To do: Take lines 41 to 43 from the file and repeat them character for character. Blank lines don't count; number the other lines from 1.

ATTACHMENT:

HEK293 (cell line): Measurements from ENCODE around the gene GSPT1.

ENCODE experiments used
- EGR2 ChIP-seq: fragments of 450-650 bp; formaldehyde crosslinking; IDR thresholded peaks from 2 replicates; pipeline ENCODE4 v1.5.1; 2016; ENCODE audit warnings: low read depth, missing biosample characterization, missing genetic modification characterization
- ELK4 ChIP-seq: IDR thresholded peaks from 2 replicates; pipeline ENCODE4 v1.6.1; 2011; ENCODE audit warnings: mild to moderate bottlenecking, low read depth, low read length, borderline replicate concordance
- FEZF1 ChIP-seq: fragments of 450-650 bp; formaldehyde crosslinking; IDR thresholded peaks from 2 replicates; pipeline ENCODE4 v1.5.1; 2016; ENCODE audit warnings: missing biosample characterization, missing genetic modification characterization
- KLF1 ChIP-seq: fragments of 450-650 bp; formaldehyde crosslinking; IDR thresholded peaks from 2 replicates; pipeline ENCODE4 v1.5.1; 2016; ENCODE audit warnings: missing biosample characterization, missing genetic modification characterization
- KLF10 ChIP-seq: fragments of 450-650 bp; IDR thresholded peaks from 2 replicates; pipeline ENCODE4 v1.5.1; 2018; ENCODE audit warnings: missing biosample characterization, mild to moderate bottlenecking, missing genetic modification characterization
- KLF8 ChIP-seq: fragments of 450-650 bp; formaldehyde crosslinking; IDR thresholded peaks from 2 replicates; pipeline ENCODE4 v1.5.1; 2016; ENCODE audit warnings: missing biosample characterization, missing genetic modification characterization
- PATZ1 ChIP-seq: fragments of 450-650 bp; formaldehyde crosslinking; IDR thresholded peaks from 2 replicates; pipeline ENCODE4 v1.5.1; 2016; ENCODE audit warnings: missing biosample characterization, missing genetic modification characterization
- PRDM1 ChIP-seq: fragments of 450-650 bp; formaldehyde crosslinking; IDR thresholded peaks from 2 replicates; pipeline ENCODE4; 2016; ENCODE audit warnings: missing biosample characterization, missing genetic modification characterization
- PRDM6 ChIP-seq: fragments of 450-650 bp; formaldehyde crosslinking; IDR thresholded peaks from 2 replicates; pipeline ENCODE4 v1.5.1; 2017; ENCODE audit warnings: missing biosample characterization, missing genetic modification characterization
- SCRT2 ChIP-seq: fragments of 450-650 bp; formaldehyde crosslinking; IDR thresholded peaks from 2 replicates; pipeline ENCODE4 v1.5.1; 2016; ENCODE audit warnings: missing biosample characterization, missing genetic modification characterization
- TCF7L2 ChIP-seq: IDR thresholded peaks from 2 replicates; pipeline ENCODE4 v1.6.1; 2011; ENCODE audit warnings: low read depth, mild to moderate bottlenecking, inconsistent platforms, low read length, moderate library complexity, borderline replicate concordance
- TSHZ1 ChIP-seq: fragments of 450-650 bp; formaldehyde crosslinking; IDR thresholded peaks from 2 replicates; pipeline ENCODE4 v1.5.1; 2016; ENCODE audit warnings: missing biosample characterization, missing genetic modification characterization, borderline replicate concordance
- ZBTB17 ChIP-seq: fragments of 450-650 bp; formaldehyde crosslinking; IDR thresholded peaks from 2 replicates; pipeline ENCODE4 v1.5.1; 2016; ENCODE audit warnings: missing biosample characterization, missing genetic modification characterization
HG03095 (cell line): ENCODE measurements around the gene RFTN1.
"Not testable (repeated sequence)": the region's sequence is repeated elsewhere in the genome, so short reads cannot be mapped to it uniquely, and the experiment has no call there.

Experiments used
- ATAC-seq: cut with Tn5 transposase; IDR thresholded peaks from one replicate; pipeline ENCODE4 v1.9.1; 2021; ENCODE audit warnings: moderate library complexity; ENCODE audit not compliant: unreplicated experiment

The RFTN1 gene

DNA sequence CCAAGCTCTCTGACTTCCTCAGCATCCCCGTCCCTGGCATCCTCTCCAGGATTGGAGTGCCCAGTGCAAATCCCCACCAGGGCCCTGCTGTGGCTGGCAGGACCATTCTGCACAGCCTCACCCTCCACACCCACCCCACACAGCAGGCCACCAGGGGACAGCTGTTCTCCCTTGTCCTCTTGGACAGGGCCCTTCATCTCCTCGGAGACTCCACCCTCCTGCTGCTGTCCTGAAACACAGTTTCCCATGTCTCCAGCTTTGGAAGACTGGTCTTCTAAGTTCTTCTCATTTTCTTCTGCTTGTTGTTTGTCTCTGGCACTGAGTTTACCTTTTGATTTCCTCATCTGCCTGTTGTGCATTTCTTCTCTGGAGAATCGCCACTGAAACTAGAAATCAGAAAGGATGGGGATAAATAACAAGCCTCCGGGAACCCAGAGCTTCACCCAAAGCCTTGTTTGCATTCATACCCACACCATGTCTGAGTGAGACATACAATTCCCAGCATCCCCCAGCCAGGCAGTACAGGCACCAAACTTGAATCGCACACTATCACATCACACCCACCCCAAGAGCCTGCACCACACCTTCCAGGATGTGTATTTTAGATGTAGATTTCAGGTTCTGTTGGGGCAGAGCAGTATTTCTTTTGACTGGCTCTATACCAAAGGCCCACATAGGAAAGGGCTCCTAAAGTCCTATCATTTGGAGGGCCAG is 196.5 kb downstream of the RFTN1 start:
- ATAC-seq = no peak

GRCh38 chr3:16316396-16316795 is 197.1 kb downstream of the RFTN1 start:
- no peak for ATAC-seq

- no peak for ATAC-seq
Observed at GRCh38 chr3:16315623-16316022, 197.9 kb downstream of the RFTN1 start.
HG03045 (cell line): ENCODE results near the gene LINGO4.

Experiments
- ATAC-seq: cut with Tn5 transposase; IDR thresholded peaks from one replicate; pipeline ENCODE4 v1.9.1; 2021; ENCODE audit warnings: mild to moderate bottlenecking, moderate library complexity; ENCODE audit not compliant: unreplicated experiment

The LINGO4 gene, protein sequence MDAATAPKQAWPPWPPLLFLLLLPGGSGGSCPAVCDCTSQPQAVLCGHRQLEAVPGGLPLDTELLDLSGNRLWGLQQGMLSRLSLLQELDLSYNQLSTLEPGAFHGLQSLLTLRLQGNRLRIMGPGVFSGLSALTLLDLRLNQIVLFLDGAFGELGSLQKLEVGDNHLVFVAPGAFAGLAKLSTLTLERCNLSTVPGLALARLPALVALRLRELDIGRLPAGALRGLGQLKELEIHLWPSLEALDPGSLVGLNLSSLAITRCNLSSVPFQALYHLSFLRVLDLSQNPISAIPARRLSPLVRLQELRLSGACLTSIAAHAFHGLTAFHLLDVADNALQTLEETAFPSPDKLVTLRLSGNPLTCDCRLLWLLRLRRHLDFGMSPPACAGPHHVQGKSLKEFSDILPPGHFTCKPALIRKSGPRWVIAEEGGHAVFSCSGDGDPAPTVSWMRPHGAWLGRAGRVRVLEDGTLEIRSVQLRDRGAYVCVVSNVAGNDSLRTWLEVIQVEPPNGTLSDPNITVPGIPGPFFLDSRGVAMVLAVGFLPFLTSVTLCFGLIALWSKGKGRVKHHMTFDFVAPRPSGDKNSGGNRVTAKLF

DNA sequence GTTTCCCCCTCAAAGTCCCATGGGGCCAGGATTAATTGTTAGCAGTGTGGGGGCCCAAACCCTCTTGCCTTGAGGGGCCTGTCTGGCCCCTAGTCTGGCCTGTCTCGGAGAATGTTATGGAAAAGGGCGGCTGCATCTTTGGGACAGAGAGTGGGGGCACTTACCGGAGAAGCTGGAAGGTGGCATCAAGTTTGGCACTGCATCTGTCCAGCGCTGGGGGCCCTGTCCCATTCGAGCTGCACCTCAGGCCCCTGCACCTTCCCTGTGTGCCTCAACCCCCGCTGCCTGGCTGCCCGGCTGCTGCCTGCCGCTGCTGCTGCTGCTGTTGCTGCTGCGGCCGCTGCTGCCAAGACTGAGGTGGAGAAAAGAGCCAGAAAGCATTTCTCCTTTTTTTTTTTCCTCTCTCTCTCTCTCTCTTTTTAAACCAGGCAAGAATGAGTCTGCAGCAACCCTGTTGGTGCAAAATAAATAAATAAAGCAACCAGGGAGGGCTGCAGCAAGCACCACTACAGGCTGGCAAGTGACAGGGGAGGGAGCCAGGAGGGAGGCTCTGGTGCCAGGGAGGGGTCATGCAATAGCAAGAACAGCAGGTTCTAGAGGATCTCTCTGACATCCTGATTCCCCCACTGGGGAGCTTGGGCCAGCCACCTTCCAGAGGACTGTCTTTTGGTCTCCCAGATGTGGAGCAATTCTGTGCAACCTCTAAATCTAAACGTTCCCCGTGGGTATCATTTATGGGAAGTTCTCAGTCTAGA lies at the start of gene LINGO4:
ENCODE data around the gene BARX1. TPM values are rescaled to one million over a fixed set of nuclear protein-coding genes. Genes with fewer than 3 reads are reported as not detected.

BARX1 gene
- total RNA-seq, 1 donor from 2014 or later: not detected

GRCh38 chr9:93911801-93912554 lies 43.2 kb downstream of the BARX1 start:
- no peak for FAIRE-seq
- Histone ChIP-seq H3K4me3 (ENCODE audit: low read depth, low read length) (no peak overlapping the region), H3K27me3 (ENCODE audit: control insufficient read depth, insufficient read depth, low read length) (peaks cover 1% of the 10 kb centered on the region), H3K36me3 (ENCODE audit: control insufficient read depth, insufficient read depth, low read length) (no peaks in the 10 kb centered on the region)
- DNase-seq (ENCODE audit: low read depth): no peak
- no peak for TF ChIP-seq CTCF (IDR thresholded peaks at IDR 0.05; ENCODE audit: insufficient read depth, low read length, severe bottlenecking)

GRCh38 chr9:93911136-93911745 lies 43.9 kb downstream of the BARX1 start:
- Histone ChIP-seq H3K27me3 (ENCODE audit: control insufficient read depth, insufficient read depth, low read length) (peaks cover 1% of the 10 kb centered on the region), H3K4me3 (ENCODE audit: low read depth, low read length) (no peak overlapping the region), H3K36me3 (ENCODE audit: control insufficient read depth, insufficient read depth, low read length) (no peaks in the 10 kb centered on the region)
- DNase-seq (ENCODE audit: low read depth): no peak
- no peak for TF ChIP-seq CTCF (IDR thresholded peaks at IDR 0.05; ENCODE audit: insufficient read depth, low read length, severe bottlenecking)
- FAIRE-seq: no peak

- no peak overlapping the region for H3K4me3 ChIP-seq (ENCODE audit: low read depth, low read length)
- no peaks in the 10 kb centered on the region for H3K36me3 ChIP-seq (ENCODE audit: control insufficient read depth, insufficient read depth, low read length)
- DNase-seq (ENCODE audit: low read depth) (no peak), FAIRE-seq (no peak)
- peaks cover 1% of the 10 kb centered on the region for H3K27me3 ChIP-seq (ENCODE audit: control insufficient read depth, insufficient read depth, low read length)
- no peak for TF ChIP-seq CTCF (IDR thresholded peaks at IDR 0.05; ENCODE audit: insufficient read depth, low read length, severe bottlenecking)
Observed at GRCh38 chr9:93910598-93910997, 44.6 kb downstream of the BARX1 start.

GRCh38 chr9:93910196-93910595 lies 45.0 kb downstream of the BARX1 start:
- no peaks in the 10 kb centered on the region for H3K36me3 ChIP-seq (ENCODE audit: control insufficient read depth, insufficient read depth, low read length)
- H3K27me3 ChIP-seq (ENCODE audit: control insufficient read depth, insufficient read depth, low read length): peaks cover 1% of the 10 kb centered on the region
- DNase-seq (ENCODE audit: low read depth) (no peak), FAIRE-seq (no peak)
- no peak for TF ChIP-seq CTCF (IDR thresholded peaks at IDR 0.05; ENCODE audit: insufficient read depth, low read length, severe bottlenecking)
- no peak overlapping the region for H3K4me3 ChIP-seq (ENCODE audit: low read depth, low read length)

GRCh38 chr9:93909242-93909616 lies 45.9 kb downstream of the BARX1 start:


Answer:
- Histone ChIP-seq H3K27me3 (ENCODE audit: control insufficient read depth, insufficient read depth, low read length) (peaks cover 1% of the 10 kb centered on the region), H3K4me3 (ENCODE audit: low read depth, low read length) (no peak overlapping the region), H3K36me3 (ENCODE audit: control insufficient read depth, insufficient read depth, low read length) (no peaks in the 10 kb centered on the region)
- DNase-seq (ENCODE audit: low read depth): no peak
- no peak for TF ChIP-seq CTCF (IDR thresholded peaks at IDR 0.05; ENCODE audit: insufficient read depth, low read length, severe bottlenecking)